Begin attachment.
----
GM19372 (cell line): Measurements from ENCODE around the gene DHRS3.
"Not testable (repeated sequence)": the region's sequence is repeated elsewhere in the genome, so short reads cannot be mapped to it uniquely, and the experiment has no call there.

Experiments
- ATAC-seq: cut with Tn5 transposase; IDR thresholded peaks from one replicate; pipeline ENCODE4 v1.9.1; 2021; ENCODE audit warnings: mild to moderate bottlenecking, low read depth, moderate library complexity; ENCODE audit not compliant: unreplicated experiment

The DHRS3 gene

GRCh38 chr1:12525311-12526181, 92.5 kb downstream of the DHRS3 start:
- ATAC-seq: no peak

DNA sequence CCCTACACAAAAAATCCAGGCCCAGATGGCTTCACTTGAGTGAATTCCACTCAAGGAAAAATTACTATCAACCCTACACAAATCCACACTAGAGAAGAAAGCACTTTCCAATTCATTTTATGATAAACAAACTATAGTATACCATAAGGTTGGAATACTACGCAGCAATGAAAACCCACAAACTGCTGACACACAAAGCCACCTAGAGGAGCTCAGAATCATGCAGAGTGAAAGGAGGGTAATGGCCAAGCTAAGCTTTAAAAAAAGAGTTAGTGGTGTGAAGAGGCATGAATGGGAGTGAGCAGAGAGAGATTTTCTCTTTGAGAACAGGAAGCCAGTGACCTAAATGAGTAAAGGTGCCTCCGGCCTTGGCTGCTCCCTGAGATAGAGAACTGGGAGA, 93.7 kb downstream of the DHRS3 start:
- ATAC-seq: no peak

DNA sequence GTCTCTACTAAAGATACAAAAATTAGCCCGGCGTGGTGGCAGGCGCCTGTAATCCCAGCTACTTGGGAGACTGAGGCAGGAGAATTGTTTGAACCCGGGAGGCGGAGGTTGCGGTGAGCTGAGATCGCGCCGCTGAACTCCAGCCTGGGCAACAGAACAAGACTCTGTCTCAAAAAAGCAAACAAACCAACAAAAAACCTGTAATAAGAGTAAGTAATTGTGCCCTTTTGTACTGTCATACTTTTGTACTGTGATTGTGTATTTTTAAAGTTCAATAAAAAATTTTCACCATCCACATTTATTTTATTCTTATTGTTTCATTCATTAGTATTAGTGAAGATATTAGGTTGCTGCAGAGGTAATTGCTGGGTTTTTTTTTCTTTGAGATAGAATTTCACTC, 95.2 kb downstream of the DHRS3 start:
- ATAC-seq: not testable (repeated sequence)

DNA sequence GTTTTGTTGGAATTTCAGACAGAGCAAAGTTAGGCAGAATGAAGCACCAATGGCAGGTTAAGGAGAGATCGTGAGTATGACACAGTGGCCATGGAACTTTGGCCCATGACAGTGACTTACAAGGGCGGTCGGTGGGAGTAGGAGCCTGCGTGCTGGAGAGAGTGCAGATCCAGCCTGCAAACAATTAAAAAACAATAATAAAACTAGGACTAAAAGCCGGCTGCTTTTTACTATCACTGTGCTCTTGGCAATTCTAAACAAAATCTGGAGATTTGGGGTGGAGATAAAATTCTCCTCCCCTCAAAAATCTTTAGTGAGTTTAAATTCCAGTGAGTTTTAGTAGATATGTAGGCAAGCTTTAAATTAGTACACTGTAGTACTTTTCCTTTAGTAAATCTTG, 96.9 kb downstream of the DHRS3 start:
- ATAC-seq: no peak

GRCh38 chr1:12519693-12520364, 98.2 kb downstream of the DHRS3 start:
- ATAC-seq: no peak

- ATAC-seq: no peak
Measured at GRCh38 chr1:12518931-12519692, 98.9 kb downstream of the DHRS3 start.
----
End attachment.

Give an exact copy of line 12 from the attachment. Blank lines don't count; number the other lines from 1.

DNA sequence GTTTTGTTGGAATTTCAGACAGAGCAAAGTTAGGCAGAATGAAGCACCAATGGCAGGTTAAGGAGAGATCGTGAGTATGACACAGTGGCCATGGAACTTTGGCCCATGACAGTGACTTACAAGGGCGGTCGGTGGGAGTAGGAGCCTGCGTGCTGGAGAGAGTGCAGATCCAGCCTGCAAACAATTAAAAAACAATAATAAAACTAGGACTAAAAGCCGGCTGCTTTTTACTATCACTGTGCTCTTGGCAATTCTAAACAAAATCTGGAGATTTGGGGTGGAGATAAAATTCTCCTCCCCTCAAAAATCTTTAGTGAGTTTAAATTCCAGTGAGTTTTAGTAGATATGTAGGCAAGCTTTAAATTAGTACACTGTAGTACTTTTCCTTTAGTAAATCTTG, 96.9 kb downstream of the DHRS3 start: